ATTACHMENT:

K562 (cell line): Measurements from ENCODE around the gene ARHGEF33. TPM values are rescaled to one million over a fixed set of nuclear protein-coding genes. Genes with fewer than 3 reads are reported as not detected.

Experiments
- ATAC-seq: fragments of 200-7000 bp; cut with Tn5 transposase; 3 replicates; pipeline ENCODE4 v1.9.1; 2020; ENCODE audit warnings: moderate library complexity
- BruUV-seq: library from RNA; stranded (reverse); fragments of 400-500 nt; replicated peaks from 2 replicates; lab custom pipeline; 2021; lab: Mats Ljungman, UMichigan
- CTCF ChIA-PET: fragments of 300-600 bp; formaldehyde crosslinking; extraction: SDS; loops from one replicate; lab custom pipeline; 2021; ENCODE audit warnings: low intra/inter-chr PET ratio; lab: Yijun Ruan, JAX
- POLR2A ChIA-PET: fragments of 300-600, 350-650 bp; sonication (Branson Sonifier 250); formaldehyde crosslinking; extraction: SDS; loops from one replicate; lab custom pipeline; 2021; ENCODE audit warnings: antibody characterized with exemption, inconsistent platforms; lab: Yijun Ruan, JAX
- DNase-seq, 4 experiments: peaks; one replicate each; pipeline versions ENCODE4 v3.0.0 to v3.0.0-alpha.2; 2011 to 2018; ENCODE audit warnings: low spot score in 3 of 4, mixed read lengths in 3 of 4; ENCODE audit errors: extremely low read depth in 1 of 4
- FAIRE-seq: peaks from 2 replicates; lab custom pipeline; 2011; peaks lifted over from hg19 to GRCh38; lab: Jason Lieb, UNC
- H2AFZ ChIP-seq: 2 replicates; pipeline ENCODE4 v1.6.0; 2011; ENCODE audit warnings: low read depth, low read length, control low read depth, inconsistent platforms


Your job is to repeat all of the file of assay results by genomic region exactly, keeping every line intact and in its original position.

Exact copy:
K562 (cell line): Measurements from ENCODE around the gene ARHGEF33. TPM values are rescaled to one million over a fixed set of nuclear protein-coding genes. Genes with fewer than 3 reads are reported as not detected.

Experiments
- ATAC-seq: fragments of 200-7000 bp; cut with Tn5 transposase; 3 replicates; pipeline ENCODE4 v1.9.1; 2020; ENCODE audit warnings: moderate library complexity
- BruUV-seq: library from RNA; stranded (reverse); fragments of 400-500 nt; replicated peaks from 2 replicates; lab custom pipeline; 2021; lab: Mats Ljungman, UMichigan
- CTCF ChIA-PET: fragments of 300-600 bp; formaldehyde crosslinking; extraction: SDS; loops from one replicate; lab custom pipeline; 2021; ENCODE audit warnings: low intra/inter-chr PET ratio; lab: Yijun Ruan, JAX
- POLR2A ChIA-PET: fragments of 300-600, 350-650 bp; sonication (Branson Sonifier 250); formaldehyde crosslinking; extraction: SDS; loops from one replicate; lab custom pipeline; 2021; ENCODE audit warnings: antibody characterized with exemption, inconsistent platforms; lab: Yijun Ruan, JAX
- DNase-seq, 4 experiments: peaks; one replicate each; pipeline versions ENCODE4 v3.0.0 to v3.0.0-alpha.2; 2011 to 2018; ENCODE audit warnings: low spot score in 3 of 4, mixed read lengths in 3 of 4; ENCODE audit errors: extremely low read depth in 1 of 4
- FAIRE-seq: peaks from 2 replicates; lab custom pipeline; 2011; peaks lifted over from hg19 to GRCh38; lab: Jason Lieb, UNC
- H2AFZ ChIP-seq: 2 replicates; pipeline ENCODE4 v1.6.0; 2011; ENCODE audit warnings: low read depth, low read length, control low read depth, inconsistent platforms